Project update – August – October
In line with most of the Canberra region, CSIRO Ginninderra experienced one of the driest winters on record with just 51.2 mm of rainfall recorded between June and August at the CSIRO Ginninderra weather station.
Winter rainfall hasn’t been so low at Ginninderra since we established automated records from the site in 1993-1994. Average winter rainfall at Ginninderra in the years since 1994 has been 174 mm while in one standout year – 1998 – a massive 544 mm fell across the three winter months.
Despite the dry winter, a range of crop trials are proceeding and we’re pleased to report that the shrubs from the community tree plantings of 2017 and 2018 are predominantly alive and growing well. The wattles have been in bloom adding a golden tinge to areas of the site.
Across the Bureau of Meteorology’s (BOM) ACT stations, rainfall totals for winter 2019 on the plains were mostly below 50 mm, at some sites the driest winter since 1982 or the driest winter on record.
The recorded rainfall for 2019 and recent years is consistent with a trend, reported by CSIRO and the BOM in the State of the Climate 2018. The report found a decline of around 11 per cent in April–October rainfall in the southeast of Australia since the late 1990s.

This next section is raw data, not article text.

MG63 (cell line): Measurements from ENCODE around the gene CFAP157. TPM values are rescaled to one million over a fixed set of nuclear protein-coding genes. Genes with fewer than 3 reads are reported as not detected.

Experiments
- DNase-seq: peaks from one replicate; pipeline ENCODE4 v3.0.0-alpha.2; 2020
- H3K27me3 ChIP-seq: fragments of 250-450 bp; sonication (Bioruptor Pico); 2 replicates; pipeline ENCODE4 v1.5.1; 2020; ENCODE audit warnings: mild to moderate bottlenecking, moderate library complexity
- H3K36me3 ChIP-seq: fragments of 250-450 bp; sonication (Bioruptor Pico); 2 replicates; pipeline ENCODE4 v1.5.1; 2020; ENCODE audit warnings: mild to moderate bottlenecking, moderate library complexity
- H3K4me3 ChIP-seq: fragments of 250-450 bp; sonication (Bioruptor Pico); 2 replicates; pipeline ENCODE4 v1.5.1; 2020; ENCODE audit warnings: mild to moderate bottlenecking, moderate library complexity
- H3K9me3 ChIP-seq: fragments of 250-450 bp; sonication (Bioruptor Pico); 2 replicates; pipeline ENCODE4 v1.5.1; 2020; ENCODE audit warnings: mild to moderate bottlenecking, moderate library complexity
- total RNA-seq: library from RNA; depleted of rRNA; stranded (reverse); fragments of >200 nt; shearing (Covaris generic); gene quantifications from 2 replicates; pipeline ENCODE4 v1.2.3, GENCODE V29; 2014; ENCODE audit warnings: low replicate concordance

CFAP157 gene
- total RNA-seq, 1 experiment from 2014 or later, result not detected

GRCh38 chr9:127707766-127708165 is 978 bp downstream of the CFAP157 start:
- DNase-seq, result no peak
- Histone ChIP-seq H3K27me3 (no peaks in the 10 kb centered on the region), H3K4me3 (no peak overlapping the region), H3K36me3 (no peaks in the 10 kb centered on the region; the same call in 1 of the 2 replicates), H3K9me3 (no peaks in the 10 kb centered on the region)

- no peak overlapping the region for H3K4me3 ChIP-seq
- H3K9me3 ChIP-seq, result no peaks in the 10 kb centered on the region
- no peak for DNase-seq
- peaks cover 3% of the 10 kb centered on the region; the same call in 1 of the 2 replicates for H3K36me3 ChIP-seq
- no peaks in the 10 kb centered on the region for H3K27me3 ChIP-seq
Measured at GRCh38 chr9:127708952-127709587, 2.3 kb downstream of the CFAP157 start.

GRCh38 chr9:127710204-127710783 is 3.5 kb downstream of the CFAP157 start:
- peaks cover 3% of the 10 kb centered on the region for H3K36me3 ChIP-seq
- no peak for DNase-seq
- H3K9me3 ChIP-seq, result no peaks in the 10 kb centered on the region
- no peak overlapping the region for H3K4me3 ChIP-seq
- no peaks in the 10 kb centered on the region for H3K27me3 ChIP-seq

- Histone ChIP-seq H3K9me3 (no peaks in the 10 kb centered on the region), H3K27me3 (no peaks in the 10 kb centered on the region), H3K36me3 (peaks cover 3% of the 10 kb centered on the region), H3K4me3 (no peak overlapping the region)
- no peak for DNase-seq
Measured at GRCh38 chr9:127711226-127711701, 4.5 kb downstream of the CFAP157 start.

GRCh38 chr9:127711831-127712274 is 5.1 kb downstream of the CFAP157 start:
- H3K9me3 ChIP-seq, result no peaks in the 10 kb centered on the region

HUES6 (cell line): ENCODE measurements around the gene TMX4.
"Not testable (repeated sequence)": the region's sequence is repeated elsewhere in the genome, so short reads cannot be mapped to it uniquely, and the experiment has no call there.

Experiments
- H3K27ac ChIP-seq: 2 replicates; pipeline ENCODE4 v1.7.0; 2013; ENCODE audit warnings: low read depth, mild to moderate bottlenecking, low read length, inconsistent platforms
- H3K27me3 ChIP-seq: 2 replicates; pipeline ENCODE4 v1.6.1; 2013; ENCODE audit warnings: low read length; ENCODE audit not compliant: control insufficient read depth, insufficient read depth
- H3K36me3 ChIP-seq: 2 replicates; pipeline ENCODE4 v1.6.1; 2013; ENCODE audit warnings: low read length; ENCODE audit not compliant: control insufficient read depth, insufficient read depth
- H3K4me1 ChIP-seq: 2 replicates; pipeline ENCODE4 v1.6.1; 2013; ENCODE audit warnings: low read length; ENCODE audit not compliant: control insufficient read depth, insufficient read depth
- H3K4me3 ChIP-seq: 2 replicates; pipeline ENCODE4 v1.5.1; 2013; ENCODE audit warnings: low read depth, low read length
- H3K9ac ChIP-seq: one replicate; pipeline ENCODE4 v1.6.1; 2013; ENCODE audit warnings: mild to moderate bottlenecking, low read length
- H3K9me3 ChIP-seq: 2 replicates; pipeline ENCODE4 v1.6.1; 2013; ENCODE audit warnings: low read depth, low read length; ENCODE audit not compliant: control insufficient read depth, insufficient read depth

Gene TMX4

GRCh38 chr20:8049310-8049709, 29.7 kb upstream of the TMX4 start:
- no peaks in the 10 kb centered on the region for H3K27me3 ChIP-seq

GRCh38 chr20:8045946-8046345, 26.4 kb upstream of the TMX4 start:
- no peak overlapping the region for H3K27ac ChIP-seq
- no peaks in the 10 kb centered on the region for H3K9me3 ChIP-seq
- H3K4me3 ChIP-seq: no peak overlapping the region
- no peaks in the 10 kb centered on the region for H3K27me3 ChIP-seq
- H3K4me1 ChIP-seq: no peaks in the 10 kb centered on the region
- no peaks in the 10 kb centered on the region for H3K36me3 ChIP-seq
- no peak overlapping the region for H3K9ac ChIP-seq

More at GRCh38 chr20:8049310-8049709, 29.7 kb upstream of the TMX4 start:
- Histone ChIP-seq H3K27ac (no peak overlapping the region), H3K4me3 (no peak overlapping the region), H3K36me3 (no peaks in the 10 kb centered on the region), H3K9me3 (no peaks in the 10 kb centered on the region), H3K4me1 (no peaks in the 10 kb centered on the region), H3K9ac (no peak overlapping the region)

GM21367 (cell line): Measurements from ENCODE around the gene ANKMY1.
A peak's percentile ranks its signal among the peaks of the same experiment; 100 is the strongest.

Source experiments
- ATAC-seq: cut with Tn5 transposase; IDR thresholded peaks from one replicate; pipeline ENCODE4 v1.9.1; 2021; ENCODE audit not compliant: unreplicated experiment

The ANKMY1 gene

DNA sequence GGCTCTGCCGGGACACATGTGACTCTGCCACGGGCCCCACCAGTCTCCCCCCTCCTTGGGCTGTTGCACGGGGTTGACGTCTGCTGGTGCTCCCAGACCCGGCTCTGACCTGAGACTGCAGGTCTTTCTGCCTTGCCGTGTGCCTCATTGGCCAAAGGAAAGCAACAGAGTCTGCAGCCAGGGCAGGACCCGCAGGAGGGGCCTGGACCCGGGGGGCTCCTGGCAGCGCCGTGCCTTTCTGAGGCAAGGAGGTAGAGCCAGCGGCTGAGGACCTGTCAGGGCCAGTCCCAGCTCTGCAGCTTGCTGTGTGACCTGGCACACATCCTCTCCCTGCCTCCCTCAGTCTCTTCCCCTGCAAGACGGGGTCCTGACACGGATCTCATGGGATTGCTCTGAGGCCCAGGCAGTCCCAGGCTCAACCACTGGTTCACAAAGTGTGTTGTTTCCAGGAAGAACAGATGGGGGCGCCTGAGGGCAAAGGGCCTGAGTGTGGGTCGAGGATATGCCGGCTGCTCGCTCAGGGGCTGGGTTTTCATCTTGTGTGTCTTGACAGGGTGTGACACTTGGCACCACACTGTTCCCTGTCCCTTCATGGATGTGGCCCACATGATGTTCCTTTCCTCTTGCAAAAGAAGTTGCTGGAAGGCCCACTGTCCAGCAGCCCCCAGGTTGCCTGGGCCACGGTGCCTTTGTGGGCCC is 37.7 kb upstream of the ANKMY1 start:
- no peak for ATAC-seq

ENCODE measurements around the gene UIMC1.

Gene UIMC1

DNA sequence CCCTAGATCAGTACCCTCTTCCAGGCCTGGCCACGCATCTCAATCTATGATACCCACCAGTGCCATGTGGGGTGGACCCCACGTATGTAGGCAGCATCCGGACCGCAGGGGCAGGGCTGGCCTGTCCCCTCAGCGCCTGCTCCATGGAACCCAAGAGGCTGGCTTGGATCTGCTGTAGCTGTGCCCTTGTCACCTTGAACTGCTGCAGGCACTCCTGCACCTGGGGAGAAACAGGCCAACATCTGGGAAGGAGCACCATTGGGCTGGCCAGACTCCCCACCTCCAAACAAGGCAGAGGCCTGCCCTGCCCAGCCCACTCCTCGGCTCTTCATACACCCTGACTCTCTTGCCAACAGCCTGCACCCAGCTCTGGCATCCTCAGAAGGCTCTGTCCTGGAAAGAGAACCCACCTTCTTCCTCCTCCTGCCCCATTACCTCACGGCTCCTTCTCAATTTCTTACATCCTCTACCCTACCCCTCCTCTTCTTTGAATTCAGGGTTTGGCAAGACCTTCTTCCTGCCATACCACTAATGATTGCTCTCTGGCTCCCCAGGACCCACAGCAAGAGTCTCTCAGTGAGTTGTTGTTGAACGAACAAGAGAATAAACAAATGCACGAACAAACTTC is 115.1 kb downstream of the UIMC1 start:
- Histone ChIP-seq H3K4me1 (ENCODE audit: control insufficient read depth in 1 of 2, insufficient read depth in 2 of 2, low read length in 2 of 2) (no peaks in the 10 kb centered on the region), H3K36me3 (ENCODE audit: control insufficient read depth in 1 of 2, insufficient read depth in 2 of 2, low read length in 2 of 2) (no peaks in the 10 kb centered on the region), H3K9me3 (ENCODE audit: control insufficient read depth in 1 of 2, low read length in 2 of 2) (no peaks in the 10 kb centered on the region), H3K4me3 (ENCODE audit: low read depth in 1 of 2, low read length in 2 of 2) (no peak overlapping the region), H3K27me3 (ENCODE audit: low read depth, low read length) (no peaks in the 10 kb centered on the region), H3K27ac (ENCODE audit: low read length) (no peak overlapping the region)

With further decreases in rainfall, and more hot days and heat waves predicted under climate change, CSIRO is investing research effort into making our cities and urban landscapes more resilient.
At Ginninderra we’ve been working with the Ginninderra Catchment Group and community volunteers to restore a shrub layer into the Box Gum Woodlands. Apart from strengthening these endangered communities and bringing back native birdlife, this is providing shade and heat buffering for nearby urban developments.
We were delighted to be able to host members of the Catchment Group onto CSIRO Ginninderra in September and visit various points of ecological and archaeological interest as well as the sites of projects that we are working on together.
In this update we are pleased to report on another exciting project – a collaboration with the ACT Government to bolster Blakely’s Red Gums and help our city and the Box Gum Woodlands adapt to the changing climate. CSIRO Ginninderra is one of several sites for trials to study how these Red Gums, sourced from different locations, will grow and mature under a changing climate and resist dieback.